Thursday, April 17, 2014
The Associated Press
WASHINGTON - Some Republicans are challenging a claim widely held among GOP leaders that the party must support more liberal immigration laws if it's to be more competitive in presidential elections.
Sen. Marco Rubio, R-Fla., is flanked by Sen. Charles Schumer, D-N.Y., left, and Sen. John McCain, R-Ariz., as Rubio speaks about immigration reform legislation April 18.
The Associated Press
These doubters say the Republican establishment has the political calculation backward. Immigration "reform," they say, will mean millions of new Democratic-leaning voters by granting citizenship to large numbers of Hispanic immigrants now living illegally in the United States.
The argument is dividing the party as it tries to reposition itself after losing the popular vote in five of the past six presidential elections. It also could endanger President Obama's bid for a legacy-building rewrite of the nation's problematic immigration laws.
Many conservatives "are scared to death" that the Republican Party "is committing suicide, that we're going to end up legalizing 9 million automatic Democrat voters," radio host Rush Limbaugh recently told Sen. Marco Rubio, R-Fla., a leader of the bipartisan team pushing an immigration overhaul.
Strategists in both parties say several factors, including income levels, would make many, and probably most, newly enfranchised immigrants pro-Democratic, at least for a time.
Rubio says the risk is worth taking.
"Every political movement, conservatism included, depends on the ability to convince people that do not agree with you now to agree with you in the future," he told Limbaugh.
Politically, Republicans face two bad options.
They can try to improve relations with existing Latino voters by backing a plan that seems likely to add many Democratic-leaning voters in the years ahead. Or they can stick with a status quo in which their presidential nominees are losing badly among the electorate's fastest-growing segment.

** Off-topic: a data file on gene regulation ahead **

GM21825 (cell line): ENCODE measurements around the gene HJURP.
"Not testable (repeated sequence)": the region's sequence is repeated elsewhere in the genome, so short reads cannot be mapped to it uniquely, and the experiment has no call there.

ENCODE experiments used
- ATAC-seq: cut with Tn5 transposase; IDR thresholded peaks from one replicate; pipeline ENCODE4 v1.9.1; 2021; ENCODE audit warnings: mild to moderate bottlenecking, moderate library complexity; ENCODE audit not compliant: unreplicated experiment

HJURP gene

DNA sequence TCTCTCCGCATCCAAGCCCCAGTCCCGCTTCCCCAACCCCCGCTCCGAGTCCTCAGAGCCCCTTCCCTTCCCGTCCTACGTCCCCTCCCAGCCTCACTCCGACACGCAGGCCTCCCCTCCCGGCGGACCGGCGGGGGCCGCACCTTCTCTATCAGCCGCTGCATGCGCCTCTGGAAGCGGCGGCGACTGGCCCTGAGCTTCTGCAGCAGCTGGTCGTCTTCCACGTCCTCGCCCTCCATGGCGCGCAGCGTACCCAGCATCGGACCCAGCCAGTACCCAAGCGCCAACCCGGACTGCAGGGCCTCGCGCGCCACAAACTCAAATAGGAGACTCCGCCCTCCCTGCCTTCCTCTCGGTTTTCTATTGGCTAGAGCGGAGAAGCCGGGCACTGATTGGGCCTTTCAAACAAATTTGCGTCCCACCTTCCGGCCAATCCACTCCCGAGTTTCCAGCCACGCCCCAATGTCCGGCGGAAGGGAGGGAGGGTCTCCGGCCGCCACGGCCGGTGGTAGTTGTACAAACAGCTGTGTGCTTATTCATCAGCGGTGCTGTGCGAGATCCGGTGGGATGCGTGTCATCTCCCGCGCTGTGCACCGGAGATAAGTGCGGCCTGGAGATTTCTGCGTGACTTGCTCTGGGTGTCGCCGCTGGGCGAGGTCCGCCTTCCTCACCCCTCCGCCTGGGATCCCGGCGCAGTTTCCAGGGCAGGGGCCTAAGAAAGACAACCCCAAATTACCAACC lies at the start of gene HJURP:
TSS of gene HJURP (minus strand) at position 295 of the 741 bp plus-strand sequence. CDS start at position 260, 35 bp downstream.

In 2012, Republican presidential nominee Mitt Romney, who suggested that vanishing job opportunities would prompt immigrants to "self deport," carried only 27 percent of the Hispanic vote. A Republican Party study of that election concluded, among other things, that the GOP must appeal to more Hispanics, and to do so it must "embrace and champion comprehensive immigration reform."
Party leaders say the harsh language that some Republicans use when discussing illegal immigration has angered many Americans of Hispanic heritage.
Rubio's bipartisan group has proposed legislation to strengthen border security, allow tens of thousands of new high- and low-skilled workers into the country, require all employers to check their workers' legal status, and provide an eventual path to citizenship for some 11 million immigrants now in the country illegally.
Even if the bill survives the Democratic-controlled Senate, stiff resistance is expected in the GOP-dominated House. Many House Republicans dislike the idea of "amnesty" for those who crossed the border illegally, and some say it's foolish to enfranchise likely Democratic voters.
Obama embraces the Rubio plan, and it won crucial praise from House Speaker John Boehner, R-Ohio, and Rep. Paul Ryan, R-Wis.Rubio and his allies challenge the notion that creating a way to citizenship for millions of people here illegally will dramatically increase Democratic turnout in future elections.
"Not all 11 million illegal immigrants here today will qualify to become citizens, and not all of the 11 million illegal immigrants are Hispanic," according to Rubio's "Myth vs. Fact" website. The site says many immigrants will not choose to become citizens, and many new citizens, like many current ones, will not bother to vote.
Some Republican campaign strategists, however, say the political damage would be worse than party leaders acknowledge.
Republican consultant and pollster Mike McKenna said one of his surveys shows that most Americans favor "immigration reform" and they believe it will benefit Democrats more than Republicans.
"I think...the folks in the establishment are going to wish they hadn't started this conversation," McKenna said.
Party leaders erred, he said, by couching the immigration debate in political rather than moral terms. "The argument that it's going to be politically advantageous is not going to be sustainable over time," he said.